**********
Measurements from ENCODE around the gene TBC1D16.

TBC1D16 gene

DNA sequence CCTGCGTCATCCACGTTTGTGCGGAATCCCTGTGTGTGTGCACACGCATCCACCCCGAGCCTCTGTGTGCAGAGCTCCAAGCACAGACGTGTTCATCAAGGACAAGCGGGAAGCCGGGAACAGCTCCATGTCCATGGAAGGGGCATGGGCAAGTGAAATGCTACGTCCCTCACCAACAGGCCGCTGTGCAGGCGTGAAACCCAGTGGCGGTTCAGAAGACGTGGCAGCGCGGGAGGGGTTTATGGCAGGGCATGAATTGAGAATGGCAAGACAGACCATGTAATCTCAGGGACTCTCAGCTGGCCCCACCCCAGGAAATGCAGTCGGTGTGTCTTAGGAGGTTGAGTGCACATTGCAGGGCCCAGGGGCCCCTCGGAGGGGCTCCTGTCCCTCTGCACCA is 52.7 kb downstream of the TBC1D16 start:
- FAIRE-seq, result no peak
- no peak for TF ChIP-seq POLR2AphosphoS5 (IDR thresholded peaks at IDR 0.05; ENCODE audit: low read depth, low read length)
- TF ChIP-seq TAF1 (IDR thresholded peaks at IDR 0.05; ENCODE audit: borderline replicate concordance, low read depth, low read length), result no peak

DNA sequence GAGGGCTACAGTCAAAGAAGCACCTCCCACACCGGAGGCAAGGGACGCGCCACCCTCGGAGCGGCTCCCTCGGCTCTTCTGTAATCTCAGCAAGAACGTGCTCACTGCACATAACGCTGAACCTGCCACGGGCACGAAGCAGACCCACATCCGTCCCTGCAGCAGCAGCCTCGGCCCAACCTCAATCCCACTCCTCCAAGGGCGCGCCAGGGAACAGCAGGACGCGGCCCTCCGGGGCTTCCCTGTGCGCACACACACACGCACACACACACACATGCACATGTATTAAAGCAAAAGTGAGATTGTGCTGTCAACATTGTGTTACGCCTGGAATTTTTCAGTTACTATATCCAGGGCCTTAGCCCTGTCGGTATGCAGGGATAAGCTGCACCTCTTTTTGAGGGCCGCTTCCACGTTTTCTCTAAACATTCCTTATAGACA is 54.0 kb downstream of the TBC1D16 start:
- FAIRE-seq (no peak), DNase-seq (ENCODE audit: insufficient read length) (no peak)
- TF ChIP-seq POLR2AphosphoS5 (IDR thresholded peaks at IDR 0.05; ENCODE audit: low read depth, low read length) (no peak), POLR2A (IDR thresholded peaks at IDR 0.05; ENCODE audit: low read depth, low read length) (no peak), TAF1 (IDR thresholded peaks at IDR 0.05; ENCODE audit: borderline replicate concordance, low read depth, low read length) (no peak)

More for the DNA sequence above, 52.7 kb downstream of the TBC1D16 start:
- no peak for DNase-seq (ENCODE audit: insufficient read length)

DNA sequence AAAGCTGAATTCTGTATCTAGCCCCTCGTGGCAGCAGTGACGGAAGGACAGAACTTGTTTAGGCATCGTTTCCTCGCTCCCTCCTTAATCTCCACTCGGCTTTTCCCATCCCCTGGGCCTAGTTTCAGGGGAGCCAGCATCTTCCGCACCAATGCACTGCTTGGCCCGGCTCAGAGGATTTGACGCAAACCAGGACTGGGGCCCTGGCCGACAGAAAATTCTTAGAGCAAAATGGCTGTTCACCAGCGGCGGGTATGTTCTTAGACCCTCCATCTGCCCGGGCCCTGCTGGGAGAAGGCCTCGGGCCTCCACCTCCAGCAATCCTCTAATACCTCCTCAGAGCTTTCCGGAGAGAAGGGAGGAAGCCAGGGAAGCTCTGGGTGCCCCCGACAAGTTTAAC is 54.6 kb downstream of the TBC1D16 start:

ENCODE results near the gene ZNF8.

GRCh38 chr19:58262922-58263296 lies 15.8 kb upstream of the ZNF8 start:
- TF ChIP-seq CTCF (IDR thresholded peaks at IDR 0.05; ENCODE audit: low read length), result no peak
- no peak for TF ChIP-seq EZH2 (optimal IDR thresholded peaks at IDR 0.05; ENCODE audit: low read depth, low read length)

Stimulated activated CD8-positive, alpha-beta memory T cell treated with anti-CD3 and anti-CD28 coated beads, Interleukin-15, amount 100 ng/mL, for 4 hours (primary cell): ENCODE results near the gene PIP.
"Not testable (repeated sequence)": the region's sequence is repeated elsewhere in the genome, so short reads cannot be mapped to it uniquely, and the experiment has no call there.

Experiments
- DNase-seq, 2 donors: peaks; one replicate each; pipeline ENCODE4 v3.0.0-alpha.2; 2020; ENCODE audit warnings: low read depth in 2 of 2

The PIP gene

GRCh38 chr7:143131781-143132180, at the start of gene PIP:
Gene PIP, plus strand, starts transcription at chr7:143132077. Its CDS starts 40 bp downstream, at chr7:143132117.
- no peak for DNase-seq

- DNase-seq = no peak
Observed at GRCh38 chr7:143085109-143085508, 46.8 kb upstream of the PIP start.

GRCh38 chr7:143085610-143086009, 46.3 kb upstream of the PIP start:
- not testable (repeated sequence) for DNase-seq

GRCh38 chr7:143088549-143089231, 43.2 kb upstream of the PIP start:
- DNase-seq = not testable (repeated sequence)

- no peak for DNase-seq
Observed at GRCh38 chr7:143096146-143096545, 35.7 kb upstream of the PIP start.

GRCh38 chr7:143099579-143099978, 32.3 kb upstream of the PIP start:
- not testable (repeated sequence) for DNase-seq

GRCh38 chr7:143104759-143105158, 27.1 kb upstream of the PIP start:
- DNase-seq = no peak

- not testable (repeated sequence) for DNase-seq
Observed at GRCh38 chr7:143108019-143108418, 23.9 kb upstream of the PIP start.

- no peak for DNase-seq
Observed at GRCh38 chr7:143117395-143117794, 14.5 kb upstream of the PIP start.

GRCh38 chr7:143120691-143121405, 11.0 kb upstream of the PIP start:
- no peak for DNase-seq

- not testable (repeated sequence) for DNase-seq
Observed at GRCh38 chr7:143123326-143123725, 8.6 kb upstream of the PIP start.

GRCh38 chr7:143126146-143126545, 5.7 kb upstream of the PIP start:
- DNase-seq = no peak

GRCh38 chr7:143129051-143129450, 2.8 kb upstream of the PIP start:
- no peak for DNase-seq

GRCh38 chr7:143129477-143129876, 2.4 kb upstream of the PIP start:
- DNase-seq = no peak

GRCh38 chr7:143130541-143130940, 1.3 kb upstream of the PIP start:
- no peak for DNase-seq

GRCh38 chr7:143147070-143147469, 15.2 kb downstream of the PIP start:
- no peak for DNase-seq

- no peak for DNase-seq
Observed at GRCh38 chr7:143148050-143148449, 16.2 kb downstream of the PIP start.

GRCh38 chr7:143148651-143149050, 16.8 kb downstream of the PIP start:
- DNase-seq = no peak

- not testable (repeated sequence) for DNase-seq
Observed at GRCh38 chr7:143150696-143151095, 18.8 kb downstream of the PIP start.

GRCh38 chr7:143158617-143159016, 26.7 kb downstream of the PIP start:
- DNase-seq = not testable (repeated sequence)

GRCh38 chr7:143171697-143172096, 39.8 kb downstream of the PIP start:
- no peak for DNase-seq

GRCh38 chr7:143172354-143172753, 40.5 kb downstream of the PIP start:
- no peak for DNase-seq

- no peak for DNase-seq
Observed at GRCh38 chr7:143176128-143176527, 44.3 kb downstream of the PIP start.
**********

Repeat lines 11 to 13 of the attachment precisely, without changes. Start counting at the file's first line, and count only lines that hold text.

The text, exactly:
- no peak for DNase-seq (ENCODE audit: insufficient read length)

DNA sequence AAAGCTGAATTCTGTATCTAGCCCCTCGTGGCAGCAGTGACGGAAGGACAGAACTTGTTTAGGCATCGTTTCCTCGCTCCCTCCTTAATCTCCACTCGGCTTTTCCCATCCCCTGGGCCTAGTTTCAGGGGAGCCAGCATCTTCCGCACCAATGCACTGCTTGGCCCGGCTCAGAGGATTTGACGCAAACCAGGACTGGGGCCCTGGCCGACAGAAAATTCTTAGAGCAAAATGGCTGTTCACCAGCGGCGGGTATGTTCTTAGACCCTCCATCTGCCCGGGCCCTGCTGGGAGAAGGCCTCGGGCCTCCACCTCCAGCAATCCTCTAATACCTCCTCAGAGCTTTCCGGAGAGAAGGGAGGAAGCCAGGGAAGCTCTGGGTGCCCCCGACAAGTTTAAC is 54.6 kb downstream of the TBC1D16 start:

ENCODE results near the gene ZNF8.